Democratic presidential candidate Joe Biden listens to a story from an attendee at the We Decide: Planned Parenthood Action Fund 2020 Election Forum to Focus on Abortion and Reproductive Rights event in Columbia, South Carolina, June, 22 2019.
FILE - Democratic presidential candidate Joe Biden listens to a story from an attendee at the We Decide: Planned Parenthood Action Fund 2020 Election Forum to Focus on Abortion and Reproductive Rights event in Columbia, South Carolina, June, 22 2019.

WASHINGTON - A Catholic parish priest in the United States says he refused to let former Vice President Joe Biden, one of the leading 2020 Democratic presidential candidates, partake of Holy Communion last Sunday because Biden supports abortion rights against Catholic teaching.

Father Robert Morey of St. Anthony Catholic Church in Florence, South Carolina, told a local newspaper, “Sadly, this past Sunday, I had to refuse Holy Communion to former Vice President Joe Biden. Holy Communion signifies we are one with God, each other and the church. Our actions should reflect that. Any public figure who advocates for abortion places himself or herself outside of church teaching.”

He added, "I will keep Mr. Biden in my prayers."

According to Roman Catholic Church doctrine, worshippers during Mass receive the Holy Eucharist, a wafer and wine that when consecrated by a priest is believed to become the body and blood of Jesus.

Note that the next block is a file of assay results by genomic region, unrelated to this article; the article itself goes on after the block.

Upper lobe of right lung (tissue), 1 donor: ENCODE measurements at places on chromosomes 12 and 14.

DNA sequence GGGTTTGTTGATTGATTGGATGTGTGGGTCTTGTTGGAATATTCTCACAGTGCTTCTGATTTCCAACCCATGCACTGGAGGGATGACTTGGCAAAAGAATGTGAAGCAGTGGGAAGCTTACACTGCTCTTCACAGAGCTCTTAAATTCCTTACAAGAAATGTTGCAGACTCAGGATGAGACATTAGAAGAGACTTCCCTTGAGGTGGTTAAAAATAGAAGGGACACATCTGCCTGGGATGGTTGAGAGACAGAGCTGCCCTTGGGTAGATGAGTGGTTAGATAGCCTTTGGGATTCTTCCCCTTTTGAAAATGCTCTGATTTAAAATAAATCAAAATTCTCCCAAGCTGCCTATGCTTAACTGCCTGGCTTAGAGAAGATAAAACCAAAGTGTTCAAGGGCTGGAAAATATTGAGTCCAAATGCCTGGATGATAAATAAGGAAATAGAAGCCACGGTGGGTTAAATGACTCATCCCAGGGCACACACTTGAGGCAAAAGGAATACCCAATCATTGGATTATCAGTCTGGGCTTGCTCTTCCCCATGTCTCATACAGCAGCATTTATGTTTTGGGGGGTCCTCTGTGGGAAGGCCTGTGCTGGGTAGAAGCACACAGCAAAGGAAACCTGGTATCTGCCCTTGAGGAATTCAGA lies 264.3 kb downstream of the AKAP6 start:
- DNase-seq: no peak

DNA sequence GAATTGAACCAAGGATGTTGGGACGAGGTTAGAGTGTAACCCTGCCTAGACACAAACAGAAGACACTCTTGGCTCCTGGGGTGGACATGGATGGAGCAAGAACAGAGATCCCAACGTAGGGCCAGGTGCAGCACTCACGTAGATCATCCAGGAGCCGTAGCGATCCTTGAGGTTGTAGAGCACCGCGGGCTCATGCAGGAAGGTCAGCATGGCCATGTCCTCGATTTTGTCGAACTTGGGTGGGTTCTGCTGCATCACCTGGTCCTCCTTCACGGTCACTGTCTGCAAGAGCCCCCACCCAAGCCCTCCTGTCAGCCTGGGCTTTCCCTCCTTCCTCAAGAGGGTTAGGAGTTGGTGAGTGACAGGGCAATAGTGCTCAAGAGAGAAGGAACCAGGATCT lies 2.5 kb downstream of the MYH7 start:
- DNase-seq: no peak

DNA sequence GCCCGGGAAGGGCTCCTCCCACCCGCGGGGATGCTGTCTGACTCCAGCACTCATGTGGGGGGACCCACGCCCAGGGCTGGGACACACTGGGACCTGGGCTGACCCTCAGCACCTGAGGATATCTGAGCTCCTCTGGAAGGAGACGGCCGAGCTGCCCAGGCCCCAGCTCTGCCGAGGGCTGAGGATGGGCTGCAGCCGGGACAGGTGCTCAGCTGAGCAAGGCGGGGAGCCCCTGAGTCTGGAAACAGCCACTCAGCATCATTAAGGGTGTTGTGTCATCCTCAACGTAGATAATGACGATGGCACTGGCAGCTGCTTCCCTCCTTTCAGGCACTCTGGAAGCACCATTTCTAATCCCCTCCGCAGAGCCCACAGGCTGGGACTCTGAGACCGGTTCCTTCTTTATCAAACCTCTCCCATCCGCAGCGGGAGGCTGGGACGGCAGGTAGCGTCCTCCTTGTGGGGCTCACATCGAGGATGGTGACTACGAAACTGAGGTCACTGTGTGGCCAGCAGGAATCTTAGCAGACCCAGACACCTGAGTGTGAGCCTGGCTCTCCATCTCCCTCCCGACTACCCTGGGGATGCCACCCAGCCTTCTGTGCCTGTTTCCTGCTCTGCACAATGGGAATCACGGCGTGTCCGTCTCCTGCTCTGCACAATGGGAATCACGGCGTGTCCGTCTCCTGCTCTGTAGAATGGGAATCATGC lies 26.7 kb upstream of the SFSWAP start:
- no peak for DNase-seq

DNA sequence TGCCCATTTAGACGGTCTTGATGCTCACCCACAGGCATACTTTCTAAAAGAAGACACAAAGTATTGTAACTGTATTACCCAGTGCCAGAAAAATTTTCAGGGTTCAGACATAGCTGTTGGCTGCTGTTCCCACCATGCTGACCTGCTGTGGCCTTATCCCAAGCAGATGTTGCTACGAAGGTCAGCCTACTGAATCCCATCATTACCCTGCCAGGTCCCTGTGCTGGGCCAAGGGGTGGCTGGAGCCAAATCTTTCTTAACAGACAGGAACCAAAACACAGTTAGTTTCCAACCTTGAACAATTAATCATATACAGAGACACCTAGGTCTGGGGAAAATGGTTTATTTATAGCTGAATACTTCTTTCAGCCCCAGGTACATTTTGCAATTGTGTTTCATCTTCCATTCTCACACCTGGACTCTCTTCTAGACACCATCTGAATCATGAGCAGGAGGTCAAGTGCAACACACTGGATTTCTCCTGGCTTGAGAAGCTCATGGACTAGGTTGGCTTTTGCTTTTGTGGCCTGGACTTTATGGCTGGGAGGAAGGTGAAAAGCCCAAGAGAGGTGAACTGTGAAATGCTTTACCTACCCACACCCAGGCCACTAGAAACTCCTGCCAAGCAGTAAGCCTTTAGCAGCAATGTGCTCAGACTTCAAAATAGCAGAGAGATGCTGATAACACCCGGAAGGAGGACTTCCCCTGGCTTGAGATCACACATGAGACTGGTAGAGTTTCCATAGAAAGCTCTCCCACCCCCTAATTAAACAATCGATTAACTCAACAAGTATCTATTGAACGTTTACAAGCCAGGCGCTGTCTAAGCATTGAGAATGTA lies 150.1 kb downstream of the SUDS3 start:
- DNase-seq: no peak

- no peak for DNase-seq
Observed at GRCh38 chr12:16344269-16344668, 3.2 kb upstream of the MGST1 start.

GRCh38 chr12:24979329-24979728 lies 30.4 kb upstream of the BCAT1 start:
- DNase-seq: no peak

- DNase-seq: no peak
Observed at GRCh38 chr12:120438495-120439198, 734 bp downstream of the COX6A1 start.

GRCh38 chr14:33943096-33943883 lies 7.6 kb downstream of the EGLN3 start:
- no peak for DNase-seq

A lifelong Catholic, Biden, like all the Democrats running to oppose Republican President Donald Trump's reelection bid next year, supports a woman's right to an abortion as sanctioned in the U.S. by a landmark 1973 Supreme Court decision.

Trump, once an abortion supporter, now opposes it.

Abortion remains a controversial issue in some U.S. political contests, with conservative Republican candidates seeking to limit the medical procedure to terminate pregnancies by imposing various state-by-state restrictions. Anti-abortion activists are hopeful the Supreme Court will some day overturn the 1973 decision, while abortion rights supporters adamantly oppose such a ruling.

The number of abortions has been declining for years in the U.S., down from a peak of more than 1.4 million in 1990 to 638,000 in 2015, the most recent year for which statistics are available.

Biden's abortion stance has evolved over the years and often was aligned with the more conservative elements of the Democratic Party calling for some restrictions.

"I do not view abortion as a choice and a right. I think it's always a tragedy," Biden said in a 2006 interview. He said abortions should be "rare and safe," with the goal of limiting the number of them performed.

Earlier this year, as he opened his 2020 campaign, Biden said he still supported a U.S. legislative restriction that bans federal funding for abortions. But after Democratic opponents attacked his position, Biden reversed course, saying he now opposes such a ban because it keeps poorer women from seeking financial help to get an abortion if they want to.

"If I believe health care is a right, as I do, I can no longer support an amendment that makes that right dependent on someone's (postal) zip code," he said.

His campaign had no immediate comment on Morey's communion refusal.